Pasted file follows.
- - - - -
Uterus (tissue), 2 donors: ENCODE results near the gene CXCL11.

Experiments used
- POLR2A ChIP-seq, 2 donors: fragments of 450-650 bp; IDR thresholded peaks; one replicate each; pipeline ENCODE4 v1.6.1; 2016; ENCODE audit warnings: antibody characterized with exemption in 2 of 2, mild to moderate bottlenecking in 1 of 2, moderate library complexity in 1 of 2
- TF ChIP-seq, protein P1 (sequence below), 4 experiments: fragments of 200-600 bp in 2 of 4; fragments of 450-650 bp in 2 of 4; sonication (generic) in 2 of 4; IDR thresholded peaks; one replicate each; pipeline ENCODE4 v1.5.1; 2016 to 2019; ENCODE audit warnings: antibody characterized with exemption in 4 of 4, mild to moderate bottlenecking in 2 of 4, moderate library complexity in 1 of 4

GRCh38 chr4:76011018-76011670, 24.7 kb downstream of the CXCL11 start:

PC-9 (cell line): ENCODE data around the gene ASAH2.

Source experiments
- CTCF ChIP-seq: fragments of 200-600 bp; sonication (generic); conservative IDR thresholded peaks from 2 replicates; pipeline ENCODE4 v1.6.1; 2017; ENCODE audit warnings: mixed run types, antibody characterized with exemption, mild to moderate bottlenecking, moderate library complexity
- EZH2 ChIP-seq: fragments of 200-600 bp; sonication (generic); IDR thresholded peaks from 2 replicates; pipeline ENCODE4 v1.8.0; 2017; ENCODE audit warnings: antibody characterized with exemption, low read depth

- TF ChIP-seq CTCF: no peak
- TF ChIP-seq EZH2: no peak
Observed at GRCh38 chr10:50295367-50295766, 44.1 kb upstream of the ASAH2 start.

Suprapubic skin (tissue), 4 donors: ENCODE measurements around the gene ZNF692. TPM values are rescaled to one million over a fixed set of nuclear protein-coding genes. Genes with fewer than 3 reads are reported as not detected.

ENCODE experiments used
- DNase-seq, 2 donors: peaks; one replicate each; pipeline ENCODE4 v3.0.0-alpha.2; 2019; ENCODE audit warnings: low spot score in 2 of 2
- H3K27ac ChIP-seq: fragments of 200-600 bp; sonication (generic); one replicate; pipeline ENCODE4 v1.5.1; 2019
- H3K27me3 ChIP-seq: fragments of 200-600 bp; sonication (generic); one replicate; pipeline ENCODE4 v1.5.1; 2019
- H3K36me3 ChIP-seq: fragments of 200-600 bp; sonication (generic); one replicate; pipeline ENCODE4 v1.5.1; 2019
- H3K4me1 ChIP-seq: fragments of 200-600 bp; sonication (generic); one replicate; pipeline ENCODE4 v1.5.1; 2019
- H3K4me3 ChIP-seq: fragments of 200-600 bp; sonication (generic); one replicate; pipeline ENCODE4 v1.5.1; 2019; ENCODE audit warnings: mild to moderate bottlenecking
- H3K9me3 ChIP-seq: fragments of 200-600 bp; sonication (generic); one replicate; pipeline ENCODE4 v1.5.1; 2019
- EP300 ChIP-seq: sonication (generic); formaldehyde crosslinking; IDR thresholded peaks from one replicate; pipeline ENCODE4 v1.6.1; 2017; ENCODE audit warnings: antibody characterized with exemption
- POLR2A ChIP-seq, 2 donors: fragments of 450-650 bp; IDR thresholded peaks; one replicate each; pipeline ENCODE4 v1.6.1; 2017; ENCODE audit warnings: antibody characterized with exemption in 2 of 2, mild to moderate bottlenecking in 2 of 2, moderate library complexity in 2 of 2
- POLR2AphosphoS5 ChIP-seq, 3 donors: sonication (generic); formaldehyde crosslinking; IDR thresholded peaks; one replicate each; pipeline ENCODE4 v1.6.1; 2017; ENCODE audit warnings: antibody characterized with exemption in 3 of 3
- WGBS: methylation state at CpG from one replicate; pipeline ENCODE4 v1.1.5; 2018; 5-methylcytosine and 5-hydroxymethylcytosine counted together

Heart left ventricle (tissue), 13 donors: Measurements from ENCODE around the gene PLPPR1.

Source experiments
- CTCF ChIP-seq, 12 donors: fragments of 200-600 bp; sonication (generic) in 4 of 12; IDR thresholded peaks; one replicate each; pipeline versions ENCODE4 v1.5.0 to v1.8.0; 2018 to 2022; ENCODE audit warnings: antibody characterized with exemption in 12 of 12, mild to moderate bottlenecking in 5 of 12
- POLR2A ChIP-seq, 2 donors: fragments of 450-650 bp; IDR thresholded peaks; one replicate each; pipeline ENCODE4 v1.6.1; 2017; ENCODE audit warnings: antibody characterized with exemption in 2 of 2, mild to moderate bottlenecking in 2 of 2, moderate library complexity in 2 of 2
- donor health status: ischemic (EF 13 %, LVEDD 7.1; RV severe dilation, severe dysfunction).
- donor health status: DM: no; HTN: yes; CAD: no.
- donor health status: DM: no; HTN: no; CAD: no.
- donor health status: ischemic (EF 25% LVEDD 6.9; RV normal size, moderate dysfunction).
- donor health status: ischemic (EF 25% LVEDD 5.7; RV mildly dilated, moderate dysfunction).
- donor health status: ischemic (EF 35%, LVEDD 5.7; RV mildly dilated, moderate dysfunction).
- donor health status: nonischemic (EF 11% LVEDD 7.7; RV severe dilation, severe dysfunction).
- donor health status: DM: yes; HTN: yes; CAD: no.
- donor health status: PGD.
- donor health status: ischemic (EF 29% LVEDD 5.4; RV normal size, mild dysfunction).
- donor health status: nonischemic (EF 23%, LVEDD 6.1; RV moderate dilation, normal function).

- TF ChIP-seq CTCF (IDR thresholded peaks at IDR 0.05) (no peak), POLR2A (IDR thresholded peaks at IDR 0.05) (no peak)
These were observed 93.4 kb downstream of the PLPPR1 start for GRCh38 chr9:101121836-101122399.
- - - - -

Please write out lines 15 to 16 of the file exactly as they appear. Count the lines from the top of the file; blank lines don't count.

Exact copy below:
- DNase-seq, 2 donors: peaks; one replicate each; pipeline ENCODE4 v3.0.0-alpha.2; 2019; ENCODE audit warnings: low spot score in 2 of 2
- H3K27ac ChIP-seq: fragments of 200-600 bp; sonication (generic); one replicate; pipeline ENCODE4 v1.5.1; 2019